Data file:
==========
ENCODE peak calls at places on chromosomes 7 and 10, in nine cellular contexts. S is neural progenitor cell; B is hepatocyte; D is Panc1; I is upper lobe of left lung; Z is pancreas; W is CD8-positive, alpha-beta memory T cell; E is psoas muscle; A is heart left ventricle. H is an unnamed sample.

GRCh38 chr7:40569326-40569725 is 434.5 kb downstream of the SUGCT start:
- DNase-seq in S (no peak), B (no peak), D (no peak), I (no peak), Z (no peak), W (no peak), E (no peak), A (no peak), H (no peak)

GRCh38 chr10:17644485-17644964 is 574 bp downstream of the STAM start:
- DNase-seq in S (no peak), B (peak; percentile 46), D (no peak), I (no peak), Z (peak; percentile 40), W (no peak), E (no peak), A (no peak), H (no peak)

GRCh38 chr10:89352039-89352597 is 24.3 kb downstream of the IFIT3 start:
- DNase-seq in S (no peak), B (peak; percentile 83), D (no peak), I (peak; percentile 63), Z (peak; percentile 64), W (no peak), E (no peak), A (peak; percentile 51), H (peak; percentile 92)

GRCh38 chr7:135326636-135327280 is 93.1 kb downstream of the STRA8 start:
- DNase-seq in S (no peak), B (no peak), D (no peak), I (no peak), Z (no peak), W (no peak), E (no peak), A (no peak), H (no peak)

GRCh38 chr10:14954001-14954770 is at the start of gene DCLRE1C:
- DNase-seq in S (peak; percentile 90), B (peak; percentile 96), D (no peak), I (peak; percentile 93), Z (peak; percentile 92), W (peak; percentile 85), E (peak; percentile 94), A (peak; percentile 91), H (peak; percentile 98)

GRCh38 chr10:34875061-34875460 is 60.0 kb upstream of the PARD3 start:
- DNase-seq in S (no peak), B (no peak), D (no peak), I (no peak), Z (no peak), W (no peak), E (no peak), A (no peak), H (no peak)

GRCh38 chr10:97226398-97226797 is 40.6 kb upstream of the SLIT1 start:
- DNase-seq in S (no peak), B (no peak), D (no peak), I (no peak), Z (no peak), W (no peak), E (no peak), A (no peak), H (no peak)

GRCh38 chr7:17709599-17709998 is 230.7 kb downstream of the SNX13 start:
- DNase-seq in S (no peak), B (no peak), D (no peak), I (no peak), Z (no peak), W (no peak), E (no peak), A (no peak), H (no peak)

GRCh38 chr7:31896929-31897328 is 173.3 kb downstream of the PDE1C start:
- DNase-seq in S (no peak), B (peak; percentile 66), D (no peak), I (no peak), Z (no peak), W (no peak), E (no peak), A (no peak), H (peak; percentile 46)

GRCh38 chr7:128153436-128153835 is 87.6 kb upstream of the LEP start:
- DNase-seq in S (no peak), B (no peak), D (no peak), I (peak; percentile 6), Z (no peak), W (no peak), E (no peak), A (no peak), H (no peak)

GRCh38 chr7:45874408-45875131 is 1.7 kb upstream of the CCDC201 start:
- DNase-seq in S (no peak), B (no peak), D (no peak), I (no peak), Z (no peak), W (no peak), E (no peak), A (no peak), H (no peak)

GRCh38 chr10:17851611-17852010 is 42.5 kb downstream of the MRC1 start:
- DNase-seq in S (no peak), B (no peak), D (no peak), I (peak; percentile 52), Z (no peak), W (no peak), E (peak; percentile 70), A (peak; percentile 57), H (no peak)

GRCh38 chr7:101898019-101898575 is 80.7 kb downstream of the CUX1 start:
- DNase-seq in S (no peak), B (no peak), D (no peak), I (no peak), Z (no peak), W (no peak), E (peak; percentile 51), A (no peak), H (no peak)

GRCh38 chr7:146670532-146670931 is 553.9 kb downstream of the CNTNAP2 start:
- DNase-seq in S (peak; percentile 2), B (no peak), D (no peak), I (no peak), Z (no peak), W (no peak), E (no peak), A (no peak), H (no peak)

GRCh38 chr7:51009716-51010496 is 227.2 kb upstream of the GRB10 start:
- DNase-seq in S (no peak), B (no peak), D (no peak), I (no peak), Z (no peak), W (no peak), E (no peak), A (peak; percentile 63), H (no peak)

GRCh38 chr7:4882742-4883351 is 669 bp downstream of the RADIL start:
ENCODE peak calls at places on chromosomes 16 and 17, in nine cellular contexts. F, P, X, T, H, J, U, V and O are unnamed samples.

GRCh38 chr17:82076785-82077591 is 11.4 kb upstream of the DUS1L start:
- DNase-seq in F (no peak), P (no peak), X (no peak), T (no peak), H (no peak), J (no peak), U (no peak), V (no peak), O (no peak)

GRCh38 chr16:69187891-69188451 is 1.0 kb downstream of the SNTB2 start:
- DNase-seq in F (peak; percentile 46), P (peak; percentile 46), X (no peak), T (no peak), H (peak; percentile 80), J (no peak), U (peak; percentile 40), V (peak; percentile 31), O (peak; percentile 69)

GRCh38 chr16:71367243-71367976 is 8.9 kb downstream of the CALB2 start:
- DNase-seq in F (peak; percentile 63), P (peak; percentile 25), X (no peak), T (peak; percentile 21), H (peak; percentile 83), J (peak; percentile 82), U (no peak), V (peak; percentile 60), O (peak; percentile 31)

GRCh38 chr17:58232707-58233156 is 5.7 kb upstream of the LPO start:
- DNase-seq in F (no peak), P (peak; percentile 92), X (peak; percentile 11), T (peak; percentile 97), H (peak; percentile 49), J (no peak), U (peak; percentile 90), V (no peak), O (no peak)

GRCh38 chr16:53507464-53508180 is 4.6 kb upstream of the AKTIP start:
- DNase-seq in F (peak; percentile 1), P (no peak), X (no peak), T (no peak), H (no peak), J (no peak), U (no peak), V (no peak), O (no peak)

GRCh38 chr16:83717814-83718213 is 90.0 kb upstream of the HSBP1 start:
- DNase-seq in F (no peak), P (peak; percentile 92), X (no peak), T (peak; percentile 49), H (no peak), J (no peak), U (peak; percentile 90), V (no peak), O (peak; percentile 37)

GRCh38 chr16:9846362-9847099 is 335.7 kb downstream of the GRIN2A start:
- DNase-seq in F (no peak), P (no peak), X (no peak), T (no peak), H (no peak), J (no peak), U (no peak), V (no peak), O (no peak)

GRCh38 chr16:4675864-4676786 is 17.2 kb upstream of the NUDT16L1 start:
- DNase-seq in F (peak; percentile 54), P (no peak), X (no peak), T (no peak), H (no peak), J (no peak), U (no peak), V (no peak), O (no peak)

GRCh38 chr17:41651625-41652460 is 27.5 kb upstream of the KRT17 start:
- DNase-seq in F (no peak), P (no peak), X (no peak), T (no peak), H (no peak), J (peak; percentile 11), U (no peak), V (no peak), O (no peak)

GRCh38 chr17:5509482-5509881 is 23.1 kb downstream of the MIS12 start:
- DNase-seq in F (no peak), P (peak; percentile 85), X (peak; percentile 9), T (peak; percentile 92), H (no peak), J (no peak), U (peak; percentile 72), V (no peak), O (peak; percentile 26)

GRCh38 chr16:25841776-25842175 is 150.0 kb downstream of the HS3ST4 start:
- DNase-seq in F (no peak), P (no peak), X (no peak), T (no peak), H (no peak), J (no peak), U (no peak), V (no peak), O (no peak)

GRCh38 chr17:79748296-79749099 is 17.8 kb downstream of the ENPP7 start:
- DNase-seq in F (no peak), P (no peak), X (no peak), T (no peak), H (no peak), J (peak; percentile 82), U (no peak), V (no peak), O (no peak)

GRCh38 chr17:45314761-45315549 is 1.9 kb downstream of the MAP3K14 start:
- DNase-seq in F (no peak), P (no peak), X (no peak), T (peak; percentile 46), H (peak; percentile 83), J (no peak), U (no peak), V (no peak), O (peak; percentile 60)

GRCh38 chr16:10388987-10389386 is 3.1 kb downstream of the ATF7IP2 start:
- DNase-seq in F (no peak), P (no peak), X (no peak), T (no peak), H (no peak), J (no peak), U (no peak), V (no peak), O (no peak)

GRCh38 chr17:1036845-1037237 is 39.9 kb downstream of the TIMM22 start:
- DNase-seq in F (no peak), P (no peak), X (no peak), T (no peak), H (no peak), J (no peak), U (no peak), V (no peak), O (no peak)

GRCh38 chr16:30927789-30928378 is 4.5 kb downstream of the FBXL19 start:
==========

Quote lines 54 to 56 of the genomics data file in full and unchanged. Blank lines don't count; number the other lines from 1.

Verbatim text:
GRCh38 chr16:25841776-25842175 is 150.0 kb downstream of the HS3ST4 start:
- DNase-seq in F (no peak), P (no peak), X (no peak), T (no peak), H (no peak), J (no peak), U (no peak), V (no peak), O (no peak)

GRCh38 chr17:79748296-79749099 is 17.8 kb downstream of the ENPP7 start: